For the second time, a Maryland court has seen through the flimsy arguments of two Howard County sheriff's deputies -- formerly the second- and third-ranking officers in their department -- who claimed their First Amendment rights were denied when they were fired for repeatedly making Nazi gestures on the job.
Two years ago in Anne Arundel Circuit Court, Howard County Sheriff Michael Chiuchiolo was found not to have overstepped his bounds in dismissing twin brothers Donald and Dennis Pruitt for their witless Hitler bit.
The Maryland Court of Special Appeals upheld the lower court's decision last week, backing Sheriff Chiuchiolo's action and reiterating that the Pruitt brothers' free speech rights had not been violated.
Before the court hearings, an administrative review board had recommended that the two men be demoted, fined $200 and required to get counseling. But Sheriff Chiuchiolo decided to discharge the Pruitts outright, explaining that their continued presence on the staff would hurt morale and hinder his efforts to make the department more professional.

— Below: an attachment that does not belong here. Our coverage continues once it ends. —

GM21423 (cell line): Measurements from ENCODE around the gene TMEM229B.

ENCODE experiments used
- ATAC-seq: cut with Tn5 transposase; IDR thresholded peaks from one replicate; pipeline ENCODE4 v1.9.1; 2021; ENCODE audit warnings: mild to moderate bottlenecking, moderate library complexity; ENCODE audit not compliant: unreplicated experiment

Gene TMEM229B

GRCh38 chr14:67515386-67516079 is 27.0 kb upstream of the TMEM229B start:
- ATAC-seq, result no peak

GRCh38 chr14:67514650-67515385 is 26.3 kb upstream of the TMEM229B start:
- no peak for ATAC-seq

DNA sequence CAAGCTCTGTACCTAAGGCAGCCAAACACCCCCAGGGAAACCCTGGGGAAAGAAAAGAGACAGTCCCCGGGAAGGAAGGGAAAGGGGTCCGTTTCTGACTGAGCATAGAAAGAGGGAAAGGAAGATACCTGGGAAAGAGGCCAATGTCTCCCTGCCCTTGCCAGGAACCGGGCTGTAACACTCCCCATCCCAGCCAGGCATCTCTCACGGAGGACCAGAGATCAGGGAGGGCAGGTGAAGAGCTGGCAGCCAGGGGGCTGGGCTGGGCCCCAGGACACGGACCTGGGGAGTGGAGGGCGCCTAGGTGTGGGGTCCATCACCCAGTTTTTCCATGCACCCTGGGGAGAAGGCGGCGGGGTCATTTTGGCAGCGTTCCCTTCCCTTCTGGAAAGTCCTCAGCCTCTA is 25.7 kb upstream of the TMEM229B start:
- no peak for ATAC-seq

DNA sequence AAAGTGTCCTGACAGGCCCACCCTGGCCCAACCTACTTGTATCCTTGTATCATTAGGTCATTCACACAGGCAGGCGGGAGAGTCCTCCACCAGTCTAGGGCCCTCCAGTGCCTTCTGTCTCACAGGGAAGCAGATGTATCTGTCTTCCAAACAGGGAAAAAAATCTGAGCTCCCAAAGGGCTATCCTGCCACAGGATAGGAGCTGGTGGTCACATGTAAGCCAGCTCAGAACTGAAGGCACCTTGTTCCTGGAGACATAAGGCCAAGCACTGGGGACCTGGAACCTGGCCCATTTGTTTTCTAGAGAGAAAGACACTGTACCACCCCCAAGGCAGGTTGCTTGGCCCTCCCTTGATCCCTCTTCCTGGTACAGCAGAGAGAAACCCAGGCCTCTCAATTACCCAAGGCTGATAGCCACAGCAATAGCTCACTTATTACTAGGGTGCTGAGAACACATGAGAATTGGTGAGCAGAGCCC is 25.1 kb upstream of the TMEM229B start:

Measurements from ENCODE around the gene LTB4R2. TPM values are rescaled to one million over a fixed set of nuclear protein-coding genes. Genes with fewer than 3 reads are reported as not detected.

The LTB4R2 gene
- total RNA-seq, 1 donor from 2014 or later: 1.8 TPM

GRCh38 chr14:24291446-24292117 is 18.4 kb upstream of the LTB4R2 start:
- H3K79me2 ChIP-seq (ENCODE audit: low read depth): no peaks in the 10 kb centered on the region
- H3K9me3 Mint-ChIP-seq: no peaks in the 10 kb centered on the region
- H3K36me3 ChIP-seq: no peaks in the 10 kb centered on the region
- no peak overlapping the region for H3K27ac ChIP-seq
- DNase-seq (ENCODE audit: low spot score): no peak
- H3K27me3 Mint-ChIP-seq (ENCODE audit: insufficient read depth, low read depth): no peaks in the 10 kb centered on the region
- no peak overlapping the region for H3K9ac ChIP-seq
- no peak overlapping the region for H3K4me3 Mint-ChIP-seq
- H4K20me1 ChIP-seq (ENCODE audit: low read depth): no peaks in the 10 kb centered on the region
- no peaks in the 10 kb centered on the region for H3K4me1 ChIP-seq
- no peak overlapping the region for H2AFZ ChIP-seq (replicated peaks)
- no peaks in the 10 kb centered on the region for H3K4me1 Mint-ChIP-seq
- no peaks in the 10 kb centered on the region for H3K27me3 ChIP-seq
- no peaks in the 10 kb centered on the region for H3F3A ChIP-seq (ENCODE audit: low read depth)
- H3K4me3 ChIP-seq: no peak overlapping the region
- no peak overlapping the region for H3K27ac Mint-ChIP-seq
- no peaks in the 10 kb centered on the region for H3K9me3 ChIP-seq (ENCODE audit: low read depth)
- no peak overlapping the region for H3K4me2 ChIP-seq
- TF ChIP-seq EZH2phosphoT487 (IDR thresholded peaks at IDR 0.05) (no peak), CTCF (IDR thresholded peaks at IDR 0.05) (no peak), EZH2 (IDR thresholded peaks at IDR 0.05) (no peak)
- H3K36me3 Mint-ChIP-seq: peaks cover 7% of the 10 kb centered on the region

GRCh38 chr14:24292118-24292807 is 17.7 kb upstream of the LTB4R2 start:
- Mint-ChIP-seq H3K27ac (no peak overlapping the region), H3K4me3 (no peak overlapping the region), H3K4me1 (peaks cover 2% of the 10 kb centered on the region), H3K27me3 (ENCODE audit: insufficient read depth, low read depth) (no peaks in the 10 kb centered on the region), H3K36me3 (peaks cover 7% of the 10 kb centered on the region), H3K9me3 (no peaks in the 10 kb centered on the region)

The Pruitts have charged that the sheriff got rid of them to create openings for his cronies. If so, the brothers gave him ample justification to make the move. Two courts have now agreed on that.
As Court of Special Appeals Associate Judge Theodore G. Bloom noted in his opinion, the remarks and general conduct of the Pruitt brothers failed to meet the criteria established in a 1968 U.S. Supreme Court decision relating to legal protections for public employees fired for making certain kinds of comments.
Those criteria require that the remarks in question pertain to a serious matter of public interest. That's where the Pruitts did themselves in.
They have insisted all along that their heel-clicking and shouts of "Sieg heil!" were merely imitations of the oafish but likable Nazis (there's an oxymoron for you) on the old "Hogan's Heroes" television series. Hardly the stuff of sober public discourse.
Yet, as local Jewish groups have pointed out, there was nothing amusing about the behavior of the Pruitts.
It showed a misunderstanding of the evil of Nazism that's as sad as it is infuriating. That it was displayed by senior law enforcement officials in uniform is all the more distressing.